Extreme monthly rainfall
Extreme monthly rainfall in a changing climate
The new CSIRO and BOM (2015) climate projections for Australia are largely based on simulations of the coming century from an ensemble of some 40 CMIP5 global climate models. By 2080-2099, with strong global warming under the RCP8.5 forcing scenario, the median projection for mean annual rainfall is a decrease of around 10%, aside from little change in northern Australia, however the 10 to 90 percentile range is typically 30% about the median. Projections for extreme daily rainfall within a year, based on the models, are mostly positive, indicating a broadening of the distribution of daily rainfall amounts. We focus on the distribution of monthly mean amounts, a time scale with important implications for agricultural and pastoral activity and for large-scale flood events. Averages of the top 10 percent of observational (ERA-Interim) monthly amounts, partitioned by season, at most locations over Australia are typically two to three times the mean monthly rainfall for the season. The extremes are relatively smaller in the south in winter months.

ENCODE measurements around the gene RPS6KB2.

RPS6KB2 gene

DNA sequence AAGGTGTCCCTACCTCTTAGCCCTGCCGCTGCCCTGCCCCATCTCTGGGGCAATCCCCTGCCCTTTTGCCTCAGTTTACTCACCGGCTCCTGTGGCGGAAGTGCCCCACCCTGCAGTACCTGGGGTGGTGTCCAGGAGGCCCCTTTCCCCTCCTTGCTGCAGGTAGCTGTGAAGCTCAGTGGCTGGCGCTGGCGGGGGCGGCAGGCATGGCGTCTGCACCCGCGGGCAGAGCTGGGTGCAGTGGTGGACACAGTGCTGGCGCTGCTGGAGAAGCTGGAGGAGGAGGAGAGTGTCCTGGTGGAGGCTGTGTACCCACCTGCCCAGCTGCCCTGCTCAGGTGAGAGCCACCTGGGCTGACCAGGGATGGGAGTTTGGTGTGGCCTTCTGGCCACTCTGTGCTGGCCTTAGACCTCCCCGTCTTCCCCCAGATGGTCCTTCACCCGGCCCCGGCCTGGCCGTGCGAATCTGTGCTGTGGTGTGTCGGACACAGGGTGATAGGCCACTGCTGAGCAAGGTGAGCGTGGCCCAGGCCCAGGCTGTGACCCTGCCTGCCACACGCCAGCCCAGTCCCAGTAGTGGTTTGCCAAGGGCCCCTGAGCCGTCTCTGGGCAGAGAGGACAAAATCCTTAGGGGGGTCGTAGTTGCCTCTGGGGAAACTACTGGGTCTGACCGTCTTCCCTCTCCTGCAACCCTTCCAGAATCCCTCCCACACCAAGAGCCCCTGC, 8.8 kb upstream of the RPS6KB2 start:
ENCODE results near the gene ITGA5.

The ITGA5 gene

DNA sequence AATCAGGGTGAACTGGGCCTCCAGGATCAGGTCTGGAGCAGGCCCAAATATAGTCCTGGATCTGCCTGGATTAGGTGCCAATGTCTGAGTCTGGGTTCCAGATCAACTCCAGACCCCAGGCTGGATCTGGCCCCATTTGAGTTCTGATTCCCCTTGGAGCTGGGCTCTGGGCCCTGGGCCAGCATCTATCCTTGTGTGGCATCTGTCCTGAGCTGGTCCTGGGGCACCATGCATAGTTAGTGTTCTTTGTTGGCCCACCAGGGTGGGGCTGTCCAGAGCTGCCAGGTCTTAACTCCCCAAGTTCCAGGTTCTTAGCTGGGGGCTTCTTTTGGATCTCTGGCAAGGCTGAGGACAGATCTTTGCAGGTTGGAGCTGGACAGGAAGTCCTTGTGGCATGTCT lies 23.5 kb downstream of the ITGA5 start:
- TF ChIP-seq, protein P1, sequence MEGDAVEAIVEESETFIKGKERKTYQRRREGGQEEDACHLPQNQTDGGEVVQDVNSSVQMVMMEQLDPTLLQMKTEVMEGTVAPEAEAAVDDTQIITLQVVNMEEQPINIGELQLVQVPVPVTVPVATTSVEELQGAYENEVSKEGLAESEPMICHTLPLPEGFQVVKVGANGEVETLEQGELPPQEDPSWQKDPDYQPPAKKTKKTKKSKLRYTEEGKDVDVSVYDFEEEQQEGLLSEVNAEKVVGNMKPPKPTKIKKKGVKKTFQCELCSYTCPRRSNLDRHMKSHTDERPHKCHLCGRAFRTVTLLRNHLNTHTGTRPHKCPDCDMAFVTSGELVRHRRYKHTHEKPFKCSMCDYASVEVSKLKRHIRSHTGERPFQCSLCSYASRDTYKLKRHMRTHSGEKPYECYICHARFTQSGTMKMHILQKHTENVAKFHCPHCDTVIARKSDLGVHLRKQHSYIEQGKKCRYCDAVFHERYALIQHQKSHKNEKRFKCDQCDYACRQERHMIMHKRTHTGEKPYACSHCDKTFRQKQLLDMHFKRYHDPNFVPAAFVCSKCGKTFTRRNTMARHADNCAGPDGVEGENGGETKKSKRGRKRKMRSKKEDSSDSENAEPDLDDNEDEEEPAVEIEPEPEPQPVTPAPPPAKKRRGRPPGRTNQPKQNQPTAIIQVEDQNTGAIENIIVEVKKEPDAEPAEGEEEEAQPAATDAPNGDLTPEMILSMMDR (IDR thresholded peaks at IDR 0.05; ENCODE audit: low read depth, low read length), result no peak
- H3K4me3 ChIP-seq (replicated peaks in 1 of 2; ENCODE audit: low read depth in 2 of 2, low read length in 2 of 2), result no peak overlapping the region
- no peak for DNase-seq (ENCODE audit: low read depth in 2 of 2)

Initial CMIP5 results, from the ACCESS1.3 and CESM1-CAM5 models, show good agreement with this. Composite maps, for the extreme rainfall months for selected locations, show that rainfall anomalies extend over much of Australia, and are associated with cooler daily maximum temperatures. There are circulation anomalies consistent with regional moisture flux convergence, often associated with a large-scale La Niña pattern. Regional rainfall and temperature anomalies show some persistence, over following months. Under strong global warming, there is a similar character to the anomalies of both rainfall and associated circulations. However, there is some indication of a broadening of the rainfall distributions. Using multiple models, projections of the high monthly rainfall amounts can be made, with changes attributed to a combination of changes in atmospheric saturation humidity and in large-scale circulation patterns.